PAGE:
Spending plans by Ontario’s Ministry of Education fall $12.3 billion short of keeping up with expenses over the next eight years, the province’s financial accountability office says.
The “spending gap” means the ministry will have to either provide more money than forecast in its recent budget or cut spending, the report by the budget watchdog says.
The report comes as the ministry faces the task of helping two million elementary and secondary students in Ontario recover from two school years that have been disrupted by the COVID-19 pandemic.
Students have shifted back and forth from remote learning at home and in-person school since March 2020. About one-quarter of Ontario students chose to study online at home this year.
Pediatricians and other experts have also warned of a mental health crisis among children who have been isolated from friends and prevented from participating in their usual school routines and activities. The most vulnerable kids were hit hardest. Some rely on school for food and social supports.
The FAO analysis says the Ontario budget calls for spending less on education than it estimates would be required to maintain current programs.
The government forecasts education spending to increase by an average of 1.2 per cent a year from 2019-20 to 2029-30. The ministry’s programs and commitments require a spending an average of two per cent more a year, the report says.
“This results in annual spending gaps that are expected to reach $2.9 billion by 2029-30,” the FAO said. The cumulative spending gap will reach $12.3 billion in that time period.
Education Minister Stephen Lecce, responding Tuesday in the legislature to a question about the report, questioned the methodology used by the FAO.
The report assumes salary increases for education staff of two per cent a year after contracts expire in 2022, “in line with historical wage growth for education sector workers and projected inflation.”
The government does not share that wage increase assumption, Lecce said.
For now, raises for the province’s 280,000 teachers and educators are capped at one per cent a year under provincial wage-restraint legislation the government imposed on the public service.
The education ministry budget forecasts “only reflects the current collective agreements,” which is a key difference with the FAO forecasts, a ministry spokesperson said. The current collective agreements have wage increases of one per cent.
Salaries are the major expense at school boards, accounting for about 82 per cent of operating expenses.
Enrolment is another major cost factor because the majority of school board funding is based on the number of students.
The FAO estimated that enrolment will increase by 0.6 per cent a year
NDP education critic Marit Stiles criticized the government on Tuesday, saying it should be investing more in education, not less.
Lecce replied that the government was investing $1.6 billion next year for COVID-19 safety in schools. He said his ministry had increased grants for student needs given to school boards, which went up by $561 million this year, is allotting $85 million for summer school and to provide reading and math supports for learning gaps and has quadrupled mental health funding.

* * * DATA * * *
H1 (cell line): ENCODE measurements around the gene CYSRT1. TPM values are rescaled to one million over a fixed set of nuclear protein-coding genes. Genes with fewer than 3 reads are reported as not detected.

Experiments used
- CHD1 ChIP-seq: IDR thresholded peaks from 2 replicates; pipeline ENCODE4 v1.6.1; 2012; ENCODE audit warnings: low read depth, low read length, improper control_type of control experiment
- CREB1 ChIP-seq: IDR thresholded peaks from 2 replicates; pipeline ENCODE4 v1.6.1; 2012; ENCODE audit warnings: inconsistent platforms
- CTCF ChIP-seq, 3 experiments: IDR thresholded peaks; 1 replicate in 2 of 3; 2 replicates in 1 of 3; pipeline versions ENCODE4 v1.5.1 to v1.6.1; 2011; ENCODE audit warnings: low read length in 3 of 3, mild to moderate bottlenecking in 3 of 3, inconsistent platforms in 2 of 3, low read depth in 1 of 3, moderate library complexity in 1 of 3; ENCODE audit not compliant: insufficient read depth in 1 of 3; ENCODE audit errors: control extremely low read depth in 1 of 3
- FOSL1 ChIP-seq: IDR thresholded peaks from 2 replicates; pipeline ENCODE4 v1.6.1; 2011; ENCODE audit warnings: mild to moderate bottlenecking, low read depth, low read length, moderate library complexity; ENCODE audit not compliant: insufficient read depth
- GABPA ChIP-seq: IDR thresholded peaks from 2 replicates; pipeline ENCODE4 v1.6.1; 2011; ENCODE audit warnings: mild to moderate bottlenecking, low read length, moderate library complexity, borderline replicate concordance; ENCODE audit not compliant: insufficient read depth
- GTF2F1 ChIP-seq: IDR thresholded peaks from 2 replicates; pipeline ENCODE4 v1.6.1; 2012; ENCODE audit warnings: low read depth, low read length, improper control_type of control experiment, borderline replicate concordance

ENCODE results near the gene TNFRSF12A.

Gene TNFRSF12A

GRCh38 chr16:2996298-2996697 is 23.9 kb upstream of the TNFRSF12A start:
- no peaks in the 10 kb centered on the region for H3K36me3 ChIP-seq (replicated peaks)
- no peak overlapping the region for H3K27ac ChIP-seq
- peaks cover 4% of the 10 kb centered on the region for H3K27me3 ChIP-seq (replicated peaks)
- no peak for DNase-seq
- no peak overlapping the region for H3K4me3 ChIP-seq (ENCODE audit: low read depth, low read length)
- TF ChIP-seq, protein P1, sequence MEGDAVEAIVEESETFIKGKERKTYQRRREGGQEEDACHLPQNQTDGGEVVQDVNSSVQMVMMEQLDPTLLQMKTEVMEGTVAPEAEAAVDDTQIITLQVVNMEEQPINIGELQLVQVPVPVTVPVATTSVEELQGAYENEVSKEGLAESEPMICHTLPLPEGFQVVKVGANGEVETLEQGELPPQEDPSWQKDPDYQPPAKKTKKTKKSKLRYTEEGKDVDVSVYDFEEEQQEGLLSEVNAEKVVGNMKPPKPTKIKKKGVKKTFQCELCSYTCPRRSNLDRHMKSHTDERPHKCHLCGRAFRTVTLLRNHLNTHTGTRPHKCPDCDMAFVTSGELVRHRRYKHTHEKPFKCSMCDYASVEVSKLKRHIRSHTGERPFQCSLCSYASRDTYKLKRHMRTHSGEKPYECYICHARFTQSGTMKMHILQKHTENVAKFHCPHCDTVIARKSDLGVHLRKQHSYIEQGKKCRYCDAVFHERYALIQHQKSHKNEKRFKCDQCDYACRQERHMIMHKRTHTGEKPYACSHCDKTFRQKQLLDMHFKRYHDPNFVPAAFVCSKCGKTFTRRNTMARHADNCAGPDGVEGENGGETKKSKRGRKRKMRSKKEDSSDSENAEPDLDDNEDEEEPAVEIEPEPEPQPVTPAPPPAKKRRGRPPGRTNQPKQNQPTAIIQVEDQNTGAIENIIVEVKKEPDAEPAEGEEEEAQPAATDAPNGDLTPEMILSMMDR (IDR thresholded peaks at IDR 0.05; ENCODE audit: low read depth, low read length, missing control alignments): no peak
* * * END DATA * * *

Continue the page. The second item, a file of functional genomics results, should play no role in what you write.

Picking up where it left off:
“How could the member opposite suggest there is a reduction in expenditure?”
The FAO report says that, while education funding is projected to increase, it’s not enough to cover inflation, salary and enrolment increases. The shortfall means the government “will need to increase funding to the education sector or introduce new spending restraint measures,” the report says.
The Education Ministry plans to spend $33 billion in 2021-22, the second largest government expenditure after the health ministry.
Some of the other findings in the report:
• Child care: In the 2019 budget, the ministry promised to create up to 30,000 new child-care spaces in schools by 2023-24. So far, 20,807 spaces have been approved or constructed. Allowing time for construction, the FAO projects that all the spaces won’t be in schools until 2026-27.
The ministry says the report used an average timeline of of three to five years from approval to construction of the spaces, but timelines vary and some smaller projects ones can be completed in a year.
• COVID-19 funding: The Education Ministry’s plan calls for $4.8 billion in time-limited, COVID-19-related spending between 2019-20 and 2022-23, the report found. That includes $2.3 billion for school boards to cover expenses such as more technology and staff and $1.8 billion sent directly to parents of school-aged children in one-off payments.
The province announced in May that more than $1.6 billion for COVID-19 funding would be made available next school year.
• Here’s how the FAO broke down that $1.6 billion: an estimated $623 million is from the Ministry of Education for the time period from 2021 to 2023. Up to $536 million of that total is for PPE and school nurses that will be funded by other ministries. The FAO excluded $478 million from the $1.6 billion total because that money has not been committed.
It will be spent in the second half of the school year if necessary, depending on the status of the pandemic.